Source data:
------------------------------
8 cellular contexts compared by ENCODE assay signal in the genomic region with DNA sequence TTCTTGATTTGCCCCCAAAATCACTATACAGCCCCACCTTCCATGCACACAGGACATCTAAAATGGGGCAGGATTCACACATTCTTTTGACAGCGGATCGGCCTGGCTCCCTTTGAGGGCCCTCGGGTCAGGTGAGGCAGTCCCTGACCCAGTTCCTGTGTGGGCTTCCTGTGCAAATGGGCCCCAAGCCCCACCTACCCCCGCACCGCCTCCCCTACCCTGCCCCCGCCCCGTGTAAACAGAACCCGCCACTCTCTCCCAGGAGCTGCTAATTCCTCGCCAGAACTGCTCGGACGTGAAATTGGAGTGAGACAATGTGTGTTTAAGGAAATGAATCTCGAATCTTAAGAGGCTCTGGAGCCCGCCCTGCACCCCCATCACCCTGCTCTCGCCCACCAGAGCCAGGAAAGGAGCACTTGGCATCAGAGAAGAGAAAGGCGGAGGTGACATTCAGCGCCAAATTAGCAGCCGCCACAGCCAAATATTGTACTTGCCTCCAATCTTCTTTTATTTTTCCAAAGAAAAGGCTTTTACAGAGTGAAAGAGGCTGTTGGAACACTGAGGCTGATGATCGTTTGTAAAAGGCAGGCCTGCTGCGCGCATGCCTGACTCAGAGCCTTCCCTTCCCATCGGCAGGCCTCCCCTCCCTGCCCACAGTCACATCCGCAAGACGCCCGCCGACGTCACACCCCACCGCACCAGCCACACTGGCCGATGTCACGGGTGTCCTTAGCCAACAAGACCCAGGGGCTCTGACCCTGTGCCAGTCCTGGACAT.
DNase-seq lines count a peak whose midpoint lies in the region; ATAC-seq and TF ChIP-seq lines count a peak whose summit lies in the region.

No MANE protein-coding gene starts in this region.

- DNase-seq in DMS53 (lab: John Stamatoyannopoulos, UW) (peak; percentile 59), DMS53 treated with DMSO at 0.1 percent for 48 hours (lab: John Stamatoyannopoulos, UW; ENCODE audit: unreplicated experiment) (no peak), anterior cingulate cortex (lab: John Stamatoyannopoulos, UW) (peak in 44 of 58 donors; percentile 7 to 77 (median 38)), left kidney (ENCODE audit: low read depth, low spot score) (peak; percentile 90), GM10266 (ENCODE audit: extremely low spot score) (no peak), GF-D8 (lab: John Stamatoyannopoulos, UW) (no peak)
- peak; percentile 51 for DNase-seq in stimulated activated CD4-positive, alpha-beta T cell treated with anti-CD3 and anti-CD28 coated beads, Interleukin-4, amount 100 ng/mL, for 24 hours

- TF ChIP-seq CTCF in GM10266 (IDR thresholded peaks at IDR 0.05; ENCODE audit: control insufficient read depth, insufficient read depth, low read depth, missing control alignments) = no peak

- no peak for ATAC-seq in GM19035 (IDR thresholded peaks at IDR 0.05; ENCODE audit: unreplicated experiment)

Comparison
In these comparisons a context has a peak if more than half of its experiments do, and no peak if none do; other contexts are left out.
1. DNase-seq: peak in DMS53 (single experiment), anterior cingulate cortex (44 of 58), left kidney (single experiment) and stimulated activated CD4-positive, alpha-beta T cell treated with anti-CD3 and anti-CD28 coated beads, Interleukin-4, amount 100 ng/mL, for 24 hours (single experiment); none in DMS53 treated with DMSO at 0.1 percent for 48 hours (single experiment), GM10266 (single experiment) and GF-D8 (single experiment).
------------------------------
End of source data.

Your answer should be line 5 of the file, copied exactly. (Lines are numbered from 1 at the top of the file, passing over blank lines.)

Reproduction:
- peak; percentile 51 for DNase-seq in stimulated activated CD4-positive, alpha-beta T cell treated with anti-CD3 and anti-CD28 coated beads, Interleukin-4, amount 100 ng/mL, for 24 hours